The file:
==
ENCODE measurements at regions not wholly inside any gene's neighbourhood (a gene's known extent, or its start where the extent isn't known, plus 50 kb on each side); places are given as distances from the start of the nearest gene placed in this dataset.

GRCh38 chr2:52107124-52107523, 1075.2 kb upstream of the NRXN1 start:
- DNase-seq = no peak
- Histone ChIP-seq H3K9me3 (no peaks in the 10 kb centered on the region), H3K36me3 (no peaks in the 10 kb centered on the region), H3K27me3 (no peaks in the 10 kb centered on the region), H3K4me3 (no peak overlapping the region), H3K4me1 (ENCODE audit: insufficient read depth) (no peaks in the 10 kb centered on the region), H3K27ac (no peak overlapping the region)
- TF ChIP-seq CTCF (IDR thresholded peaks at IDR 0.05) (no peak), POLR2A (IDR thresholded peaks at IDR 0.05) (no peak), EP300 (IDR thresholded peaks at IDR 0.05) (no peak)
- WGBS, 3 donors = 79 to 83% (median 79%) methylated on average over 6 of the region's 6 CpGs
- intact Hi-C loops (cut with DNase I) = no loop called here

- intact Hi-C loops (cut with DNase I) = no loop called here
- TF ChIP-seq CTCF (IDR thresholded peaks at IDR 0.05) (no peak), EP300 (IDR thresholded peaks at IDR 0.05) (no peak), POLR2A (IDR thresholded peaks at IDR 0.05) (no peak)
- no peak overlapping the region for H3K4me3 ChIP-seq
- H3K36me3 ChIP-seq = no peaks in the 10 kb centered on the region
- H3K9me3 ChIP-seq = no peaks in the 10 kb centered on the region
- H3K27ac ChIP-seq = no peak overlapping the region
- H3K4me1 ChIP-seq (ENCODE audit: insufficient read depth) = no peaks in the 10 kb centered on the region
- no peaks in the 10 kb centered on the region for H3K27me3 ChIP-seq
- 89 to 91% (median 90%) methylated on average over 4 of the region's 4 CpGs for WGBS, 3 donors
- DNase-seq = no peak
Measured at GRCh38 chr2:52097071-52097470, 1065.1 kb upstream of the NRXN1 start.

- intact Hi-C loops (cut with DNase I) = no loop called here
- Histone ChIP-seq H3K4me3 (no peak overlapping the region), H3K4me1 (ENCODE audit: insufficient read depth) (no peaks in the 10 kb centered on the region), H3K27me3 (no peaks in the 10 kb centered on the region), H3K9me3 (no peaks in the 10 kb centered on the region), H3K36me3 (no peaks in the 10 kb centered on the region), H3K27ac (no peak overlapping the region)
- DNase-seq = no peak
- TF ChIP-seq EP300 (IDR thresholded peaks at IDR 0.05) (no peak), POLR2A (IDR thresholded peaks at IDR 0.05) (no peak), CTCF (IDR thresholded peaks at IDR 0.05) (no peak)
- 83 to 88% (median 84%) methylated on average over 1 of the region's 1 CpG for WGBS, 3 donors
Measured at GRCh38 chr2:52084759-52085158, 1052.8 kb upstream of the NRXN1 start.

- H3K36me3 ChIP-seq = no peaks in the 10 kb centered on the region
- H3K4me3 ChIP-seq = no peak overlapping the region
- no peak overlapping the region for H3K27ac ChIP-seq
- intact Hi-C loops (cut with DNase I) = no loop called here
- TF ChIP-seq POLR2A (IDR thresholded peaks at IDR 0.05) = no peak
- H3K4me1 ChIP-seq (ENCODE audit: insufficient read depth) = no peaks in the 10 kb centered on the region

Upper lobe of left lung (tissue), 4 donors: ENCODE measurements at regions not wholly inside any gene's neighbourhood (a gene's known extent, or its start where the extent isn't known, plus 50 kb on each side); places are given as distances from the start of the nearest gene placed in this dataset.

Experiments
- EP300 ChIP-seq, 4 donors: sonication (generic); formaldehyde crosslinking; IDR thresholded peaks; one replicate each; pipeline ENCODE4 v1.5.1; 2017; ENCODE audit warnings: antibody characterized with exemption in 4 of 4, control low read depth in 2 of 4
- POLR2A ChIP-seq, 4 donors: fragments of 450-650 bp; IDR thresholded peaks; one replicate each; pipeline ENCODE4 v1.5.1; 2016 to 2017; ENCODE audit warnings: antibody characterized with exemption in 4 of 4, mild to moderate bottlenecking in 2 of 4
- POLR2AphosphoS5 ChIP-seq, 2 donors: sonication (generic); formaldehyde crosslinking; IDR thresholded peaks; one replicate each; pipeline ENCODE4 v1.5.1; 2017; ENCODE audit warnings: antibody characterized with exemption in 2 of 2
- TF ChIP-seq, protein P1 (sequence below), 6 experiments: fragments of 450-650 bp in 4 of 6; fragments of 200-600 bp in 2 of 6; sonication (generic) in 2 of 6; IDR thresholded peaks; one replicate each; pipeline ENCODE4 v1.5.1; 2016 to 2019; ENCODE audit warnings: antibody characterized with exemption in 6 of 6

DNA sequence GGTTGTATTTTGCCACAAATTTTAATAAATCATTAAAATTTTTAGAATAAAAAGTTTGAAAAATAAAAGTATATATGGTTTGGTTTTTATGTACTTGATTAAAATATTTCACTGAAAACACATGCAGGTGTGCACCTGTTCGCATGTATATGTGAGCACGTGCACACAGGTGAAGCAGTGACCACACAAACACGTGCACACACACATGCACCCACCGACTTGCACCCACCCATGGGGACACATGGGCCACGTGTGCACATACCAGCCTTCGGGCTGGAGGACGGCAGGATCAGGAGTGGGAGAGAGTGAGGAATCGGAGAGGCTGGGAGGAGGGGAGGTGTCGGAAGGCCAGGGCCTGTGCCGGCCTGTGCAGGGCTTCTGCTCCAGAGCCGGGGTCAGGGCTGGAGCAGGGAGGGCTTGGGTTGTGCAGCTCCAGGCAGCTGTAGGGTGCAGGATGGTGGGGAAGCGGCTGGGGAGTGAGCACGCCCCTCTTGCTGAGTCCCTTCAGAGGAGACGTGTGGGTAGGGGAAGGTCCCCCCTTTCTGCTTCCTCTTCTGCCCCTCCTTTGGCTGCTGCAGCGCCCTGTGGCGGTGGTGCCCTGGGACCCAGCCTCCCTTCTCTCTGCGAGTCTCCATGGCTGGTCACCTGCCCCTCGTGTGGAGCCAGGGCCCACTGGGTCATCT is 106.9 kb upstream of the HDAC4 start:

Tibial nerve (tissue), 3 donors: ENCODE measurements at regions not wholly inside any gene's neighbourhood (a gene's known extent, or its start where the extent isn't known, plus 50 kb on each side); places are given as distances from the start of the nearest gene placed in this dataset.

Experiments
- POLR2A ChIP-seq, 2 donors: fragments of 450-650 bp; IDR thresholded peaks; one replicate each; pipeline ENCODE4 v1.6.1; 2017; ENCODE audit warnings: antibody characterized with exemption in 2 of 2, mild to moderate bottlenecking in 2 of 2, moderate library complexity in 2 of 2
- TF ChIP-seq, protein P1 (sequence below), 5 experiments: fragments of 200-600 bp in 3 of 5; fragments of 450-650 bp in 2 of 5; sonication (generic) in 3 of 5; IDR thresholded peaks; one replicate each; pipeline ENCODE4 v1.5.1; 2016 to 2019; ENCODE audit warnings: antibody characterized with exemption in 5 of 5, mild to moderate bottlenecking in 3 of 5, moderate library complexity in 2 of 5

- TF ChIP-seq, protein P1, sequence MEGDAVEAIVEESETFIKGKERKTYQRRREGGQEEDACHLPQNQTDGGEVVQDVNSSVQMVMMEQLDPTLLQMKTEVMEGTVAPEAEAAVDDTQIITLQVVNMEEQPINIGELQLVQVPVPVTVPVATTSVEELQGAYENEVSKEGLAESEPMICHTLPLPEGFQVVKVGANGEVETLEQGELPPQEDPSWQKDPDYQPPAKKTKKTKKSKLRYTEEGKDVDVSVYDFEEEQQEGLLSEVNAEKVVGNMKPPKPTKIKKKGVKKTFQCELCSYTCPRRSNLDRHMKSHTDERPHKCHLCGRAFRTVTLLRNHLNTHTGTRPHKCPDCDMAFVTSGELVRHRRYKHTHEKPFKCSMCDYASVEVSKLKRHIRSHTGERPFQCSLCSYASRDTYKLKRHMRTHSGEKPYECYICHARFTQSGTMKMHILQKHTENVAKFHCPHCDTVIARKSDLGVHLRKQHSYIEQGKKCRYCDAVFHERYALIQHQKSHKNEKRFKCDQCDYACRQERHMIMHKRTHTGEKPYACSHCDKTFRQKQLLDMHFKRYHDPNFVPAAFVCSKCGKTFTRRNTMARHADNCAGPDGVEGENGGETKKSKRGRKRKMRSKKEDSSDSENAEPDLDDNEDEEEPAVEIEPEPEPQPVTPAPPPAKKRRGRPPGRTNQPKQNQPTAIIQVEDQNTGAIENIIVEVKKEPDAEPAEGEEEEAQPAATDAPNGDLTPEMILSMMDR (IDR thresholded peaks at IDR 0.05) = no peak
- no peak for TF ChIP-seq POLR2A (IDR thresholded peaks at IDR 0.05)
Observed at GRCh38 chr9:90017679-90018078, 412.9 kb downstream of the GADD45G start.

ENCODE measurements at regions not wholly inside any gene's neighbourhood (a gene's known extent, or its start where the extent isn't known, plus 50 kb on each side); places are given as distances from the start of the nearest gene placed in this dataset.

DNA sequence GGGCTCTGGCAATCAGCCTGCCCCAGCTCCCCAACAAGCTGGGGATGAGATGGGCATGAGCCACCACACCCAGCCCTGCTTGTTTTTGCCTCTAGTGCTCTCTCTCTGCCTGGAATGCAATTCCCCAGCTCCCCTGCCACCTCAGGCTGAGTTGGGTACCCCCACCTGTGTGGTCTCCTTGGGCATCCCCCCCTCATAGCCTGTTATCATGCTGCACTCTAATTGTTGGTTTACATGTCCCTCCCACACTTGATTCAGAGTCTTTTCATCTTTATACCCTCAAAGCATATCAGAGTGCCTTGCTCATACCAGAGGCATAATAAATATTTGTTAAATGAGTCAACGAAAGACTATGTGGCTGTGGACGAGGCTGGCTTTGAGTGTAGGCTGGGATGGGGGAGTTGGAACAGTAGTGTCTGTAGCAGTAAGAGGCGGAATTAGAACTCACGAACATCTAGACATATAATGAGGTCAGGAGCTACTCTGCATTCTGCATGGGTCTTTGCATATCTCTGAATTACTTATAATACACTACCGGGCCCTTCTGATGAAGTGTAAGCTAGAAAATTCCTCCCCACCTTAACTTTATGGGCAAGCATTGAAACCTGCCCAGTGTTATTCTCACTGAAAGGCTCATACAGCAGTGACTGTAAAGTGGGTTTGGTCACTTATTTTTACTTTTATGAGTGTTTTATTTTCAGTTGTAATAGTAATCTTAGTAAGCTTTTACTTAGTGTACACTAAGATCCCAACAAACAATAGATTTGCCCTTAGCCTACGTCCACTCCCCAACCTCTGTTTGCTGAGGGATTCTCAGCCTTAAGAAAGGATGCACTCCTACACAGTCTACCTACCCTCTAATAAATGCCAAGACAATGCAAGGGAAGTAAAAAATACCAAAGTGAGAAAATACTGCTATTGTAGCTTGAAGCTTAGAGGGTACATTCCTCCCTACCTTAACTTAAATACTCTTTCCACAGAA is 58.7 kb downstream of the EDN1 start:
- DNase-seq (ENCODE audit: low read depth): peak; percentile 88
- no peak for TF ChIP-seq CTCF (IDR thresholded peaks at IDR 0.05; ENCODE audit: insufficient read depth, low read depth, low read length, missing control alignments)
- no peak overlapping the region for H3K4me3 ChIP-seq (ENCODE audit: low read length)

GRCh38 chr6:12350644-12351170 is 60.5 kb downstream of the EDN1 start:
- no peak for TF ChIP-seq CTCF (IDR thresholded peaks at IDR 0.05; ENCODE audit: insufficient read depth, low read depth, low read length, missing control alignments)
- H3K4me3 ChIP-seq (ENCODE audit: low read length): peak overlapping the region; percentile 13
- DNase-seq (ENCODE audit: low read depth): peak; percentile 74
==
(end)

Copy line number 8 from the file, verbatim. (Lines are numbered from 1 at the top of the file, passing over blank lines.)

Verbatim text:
- intact Hi-C loops (cut with DNase I) = no loop called here